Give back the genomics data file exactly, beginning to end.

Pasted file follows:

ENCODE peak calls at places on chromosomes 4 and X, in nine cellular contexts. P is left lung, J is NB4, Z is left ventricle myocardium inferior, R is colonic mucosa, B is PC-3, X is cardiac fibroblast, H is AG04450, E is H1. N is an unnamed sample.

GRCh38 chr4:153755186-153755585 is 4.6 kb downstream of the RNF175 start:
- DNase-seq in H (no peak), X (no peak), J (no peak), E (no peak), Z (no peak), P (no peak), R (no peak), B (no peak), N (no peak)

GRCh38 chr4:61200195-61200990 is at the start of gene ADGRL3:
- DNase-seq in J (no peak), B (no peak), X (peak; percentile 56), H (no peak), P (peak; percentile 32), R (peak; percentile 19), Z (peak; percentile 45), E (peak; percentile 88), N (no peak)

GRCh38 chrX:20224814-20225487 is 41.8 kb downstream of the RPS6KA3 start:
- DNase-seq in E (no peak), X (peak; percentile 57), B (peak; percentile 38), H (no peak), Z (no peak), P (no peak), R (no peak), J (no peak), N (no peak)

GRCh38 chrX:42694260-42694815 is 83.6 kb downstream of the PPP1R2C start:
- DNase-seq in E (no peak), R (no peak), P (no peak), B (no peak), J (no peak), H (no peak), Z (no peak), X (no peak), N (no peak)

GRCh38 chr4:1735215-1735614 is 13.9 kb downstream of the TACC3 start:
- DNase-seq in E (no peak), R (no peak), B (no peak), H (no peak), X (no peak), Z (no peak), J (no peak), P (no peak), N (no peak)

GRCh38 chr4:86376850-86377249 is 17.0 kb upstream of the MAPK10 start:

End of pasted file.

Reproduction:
ENCODE peak calls at places on chromosomes 4 and X, in nine cellular contexts. P is left lung, J is NB4, Z is left ventricle myocardium inferior, R is colonic mucosa, B is PC-3, X is cardiac fibroblast, H is AG04450, E is H1. N is an unnamed sample.

GRCh38 chr4:153755186-153755585 is 4.6 kb downstream of the RNF175 start:
- DNase-seq in H (no peak), X (no peak), J (no peak), E (no peak), Z (no peak), P (no peak), R (no peak), B (no peak), N (no peak)

GRCh38 chr4:61200195-61200990 is at the start of gene ADGRL3:
- DNase-seq in J (no peak), B (no peak), X (peak; percentile 56), H (no peak), P (peak; percentile 32), R (peak; percentile 19), Z (peak; percentile 45), E (peak; percentile 88), N (no peak)

GRCh38 chrX:20224814-20225487 is 41.8 kb downstream of the RPS6KA3 start:
- DNase-seq in E (no peak), X (peak; percentile 57), B (peak; percentile 38), H (no peak), Z (no peak), P (no peak), R (no peak), J (no peak), N (no peak)

GRCh38 chrX:42694260-42694815 is 83.6 kb downstream of the PPP1R2C start:
- DNase-seq in E (no peak), R (no peak), P (no peak), B (no peak), J (no peak), H (no peak), Z (no peak), X (no peak), N (no peak)

GRCh38 chr4:1735215-1735614 is 13.9 kb downstream of the TACC3 start:
- DNase-seq in E (no peak), R (no peak), B (no peak), H (no peak), X (no peak), Z (no peak), J (no peak), P (no peak), N (no peak)

GRCh38 chr4:86376850-86377249 is 17.0 kb upstream of the MAPK10 start: